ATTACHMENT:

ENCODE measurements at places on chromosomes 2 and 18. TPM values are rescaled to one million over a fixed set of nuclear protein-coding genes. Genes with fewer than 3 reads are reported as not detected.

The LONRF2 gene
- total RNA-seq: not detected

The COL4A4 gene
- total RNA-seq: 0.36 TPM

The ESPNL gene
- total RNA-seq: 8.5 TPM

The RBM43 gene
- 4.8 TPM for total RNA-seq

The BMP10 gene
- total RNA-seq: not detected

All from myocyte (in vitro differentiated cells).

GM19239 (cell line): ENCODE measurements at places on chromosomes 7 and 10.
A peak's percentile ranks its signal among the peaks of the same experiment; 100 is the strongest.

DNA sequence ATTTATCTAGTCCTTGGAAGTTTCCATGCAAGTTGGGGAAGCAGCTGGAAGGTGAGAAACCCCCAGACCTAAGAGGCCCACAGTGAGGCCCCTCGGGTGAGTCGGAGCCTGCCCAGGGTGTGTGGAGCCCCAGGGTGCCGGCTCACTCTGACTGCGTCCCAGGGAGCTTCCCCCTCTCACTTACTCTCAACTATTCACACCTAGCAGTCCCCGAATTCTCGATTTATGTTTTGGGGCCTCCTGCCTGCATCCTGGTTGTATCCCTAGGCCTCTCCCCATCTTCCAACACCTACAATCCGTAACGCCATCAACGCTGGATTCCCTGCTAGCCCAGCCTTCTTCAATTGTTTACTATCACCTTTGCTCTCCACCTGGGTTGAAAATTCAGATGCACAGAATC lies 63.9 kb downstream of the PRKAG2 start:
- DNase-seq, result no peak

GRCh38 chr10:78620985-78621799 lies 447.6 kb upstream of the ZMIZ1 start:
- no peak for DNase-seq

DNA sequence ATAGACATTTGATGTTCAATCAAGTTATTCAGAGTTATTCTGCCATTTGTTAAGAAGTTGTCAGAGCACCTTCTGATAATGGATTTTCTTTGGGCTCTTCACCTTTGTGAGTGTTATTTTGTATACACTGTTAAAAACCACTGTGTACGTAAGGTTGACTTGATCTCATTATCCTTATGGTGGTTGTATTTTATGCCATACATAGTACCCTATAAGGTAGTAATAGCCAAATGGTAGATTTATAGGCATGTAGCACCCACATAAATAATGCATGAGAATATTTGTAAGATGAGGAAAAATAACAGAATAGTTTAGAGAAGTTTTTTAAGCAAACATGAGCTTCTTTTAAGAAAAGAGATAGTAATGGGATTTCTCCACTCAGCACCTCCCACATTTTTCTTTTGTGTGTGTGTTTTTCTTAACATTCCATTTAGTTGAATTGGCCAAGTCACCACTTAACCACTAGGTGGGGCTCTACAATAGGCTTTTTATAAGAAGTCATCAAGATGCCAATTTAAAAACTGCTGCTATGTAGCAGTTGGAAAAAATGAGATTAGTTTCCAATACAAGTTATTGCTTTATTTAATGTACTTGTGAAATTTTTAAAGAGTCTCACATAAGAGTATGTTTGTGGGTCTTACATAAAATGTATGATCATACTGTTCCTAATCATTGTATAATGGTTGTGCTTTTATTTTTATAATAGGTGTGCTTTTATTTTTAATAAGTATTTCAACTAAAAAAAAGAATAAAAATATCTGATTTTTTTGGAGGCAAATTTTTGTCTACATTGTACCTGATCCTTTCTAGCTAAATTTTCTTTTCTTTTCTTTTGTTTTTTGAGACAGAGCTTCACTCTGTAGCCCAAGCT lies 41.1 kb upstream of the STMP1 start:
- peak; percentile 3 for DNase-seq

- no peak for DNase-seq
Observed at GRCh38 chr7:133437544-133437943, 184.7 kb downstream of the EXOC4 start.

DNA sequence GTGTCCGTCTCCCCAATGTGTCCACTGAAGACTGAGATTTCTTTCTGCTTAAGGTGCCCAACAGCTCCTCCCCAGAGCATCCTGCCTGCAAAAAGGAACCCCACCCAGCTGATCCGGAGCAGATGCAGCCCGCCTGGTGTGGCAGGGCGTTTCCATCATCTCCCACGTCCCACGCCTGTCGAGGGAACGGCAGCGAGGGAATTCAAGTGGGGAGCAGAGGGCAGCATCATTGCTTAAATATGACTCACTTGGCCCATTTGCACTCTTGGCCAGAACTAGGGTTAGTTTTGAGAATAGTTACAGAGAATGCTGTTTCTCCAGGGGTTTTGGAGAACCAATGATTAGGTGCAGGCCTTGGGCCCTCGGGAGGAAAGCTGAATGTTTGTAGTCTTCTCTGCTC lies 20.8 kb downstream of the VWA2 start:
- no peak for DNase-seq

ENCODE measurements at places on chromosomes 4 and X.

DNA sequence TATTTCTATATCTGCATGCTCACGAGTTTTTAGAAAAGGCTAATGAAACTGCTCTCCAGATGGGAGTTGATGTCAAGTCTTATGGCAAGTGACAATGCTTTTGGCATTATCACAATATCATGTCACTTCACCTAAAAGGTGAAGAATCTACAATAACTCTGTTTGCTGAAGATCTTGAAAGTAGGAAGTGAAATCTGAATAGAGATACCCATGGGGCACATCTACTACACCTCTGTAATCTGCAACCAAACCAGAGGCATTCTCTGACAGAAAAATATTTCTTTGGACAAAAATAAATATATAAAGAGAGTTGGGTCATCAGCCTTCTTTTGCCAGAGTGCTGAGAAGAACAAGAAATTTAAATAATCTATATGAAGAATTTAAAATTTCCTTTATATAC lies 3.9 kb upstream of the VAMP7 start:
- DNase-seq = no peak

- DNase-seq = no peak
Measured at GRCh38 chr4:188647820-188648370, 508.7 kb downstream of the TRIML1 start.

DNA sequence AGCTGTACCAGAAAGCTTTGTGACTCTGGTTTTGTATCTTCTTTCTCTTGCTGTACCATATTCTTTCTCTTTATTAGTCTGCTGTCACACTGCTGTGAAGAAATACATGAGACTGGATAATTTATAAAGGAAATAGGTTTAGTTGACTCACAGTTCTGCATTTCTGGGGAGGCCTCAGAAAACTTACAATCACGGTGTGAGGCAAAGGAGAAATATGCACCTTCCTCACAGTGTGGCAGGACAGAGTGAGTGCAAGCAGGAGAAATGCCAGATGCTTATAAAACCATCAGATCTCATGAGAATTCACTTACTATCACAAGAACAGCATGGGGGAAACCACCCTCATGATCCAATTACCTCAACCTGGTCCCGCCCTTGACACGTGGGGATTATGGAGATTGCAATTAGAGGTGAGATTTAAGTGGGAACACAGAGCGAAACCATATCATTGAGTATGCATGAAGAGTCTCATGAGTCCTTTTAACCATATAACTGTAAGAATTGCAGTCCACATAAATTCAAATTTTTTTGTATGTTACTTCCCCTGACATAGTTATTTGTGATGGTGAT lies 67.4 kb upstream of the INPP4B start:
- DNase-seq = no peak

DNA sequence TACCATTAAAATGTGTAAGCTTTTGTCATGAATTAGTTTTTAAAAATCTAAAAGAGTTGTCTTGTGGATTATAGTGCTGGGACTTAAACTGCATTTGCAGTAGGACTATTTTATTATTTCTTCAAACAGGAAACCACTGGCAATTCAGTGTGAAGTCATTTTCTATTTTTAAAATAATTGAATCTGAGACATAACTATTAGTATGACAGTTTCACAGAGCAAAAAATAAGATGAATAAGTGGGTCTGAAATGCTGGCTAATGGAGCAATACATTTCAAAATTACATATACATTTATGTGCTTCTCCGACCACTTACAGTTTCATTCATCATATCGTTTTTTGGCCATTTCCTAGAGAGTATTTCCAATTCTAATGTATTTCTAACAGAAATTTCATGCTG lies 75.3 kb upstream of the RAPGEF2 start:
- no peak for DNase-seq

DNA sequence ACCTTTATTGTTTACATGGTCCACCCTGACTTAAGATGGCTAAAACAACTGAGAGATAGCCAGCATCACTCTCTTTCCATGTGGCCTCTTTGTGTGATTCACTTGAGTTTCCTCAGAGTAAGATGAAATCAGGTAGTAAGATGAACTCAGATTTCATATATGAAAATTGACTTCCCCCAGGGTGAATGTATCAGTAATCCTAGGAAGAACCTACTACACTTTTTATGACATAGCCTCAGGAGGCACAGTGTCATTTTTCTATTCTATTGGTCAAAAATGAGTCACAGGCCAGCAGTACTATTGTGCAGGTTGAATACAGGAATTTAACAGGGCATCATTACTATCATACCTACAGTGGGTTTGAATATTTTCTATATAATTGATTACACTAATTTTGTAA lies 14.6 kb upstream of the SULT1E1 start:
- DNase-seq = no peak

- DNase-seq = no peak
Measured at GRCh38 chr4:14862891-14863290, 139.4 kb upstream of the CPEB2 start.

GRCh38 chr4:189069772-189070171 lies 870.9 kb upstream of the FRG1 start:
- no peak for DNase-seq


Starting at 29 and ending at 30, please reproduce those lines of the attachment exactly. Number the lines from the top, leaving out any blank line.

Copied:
Measured at GRCh38 chr4:188647820-188648370, 508.7 kb downstream of the TRIML1 start.

DNA sequence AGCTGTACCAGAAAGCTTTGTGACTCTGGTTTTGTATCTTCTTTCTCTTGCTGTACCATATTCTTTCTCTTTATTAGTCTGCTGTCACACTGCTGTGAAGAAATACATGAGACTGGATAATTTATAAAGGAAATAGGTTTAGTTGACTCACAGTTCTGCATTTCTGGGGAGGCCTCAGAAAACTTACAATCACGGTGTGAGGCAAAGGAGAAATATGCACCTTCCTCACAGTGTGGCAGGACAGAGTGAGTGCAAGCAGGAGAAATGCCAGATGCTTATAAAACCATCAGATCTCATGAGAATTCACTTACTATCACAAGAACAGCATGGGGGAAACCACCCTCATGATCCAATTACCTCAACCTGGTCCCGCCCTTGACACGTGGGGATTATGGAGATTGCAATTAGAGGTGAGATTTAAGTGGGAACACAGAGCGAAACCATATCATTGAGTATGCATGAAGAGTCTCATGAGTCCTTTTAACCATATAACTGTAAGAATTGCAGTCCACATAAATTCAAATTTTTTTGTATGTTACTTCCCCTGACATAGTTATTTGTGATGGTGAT lies 67.4 kb upstream of the INPP4B start: